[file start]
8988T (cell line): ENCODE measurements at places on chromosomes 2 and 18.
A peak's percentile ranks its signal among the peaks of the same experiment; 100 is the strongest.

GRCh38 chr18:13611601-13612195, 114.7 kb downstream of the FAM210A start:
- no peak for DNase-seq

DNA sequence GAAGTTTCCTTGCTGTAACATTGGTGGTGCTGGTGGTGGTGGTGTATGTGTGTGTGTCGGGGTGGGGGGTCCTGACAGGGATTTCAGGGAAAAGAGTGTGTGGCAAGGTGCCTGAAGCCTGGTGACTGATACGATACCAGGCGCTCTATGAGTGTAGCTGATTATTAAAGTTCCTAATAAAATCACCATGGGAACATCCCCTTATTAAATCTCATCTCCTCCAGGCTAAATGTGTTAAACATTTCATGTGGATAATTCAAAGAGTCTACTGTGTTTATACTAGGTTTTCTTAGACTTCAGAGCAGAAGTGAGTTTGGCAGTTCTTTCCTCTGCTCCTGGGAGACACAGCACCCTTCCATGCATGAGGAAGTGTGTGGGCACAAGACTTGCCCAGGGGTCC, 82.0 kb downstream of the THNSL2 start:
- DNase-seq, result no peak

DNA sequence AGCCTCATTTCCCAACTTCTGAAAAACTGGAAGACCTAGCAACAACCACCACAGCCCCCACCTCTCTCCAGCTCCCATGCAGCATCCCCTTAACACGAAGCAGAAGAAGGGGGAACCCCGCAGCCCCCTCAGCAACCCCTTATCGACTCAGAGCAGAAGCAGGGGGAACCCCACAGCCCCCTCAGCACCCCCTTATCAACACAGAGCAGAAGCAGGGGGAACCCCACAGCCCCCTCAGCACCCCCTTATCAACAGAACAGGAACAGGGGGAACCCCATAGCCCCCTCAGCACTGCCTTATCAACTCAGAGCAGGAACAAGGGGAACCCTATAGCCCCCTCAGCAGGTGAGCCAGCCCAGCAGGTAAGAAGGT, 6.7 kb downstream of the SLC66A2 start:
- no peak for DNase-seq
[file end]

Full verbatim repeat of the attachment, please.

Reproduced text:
8988T (cell line): ENCODE measurements at places on chromosomes 2 and 18.
A peak's percentile ranks its signal among the peaks of the same experiment; 100 is the strongest.

GRCh38 chr18:13611601-13612195, 114.7 kb downstream of the FAM210A start:
- no peak for DNase-seq

DNA sequence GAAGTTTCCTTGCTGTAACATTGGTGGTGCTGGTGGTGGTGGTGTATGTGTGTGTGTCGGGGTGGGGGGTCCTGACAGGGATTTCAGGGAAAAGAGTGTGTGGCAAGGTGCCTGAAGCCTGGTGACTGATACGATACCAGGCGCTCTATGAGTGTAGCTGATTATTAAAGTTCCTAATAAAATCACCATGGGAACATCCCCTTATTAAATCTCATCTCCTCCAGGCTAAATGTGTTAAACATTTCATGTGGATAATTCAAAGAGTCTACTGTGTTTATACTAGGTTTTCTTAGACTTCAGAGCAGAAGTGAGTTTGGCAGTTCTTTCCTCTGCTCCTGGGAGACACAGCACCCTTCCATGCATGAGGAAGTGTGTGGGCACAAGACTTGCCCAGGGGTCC, 82.0 kb downstream of the THNSL2 start:
- DNase-seq, result no peak

DNA sequence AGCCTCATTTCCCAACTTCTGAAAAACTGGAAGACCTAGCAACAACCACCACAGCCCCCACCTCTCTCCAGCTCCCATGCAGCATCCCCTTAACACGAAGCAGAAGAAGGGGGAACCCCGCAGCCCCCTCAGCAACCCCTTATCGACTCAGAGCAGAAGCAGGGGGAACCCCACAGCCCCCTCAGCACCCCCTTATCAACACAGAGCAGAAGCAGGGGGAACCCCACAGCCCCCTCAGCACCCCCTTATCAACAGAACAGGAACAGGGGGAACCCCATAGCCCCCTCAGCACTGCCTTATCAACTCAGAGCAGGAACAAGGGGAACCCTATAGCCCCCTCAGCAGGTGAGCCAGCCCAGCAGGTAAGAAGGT, 6.7 kb downstream of the SLC66A2 start:
- no peak for DNase-seq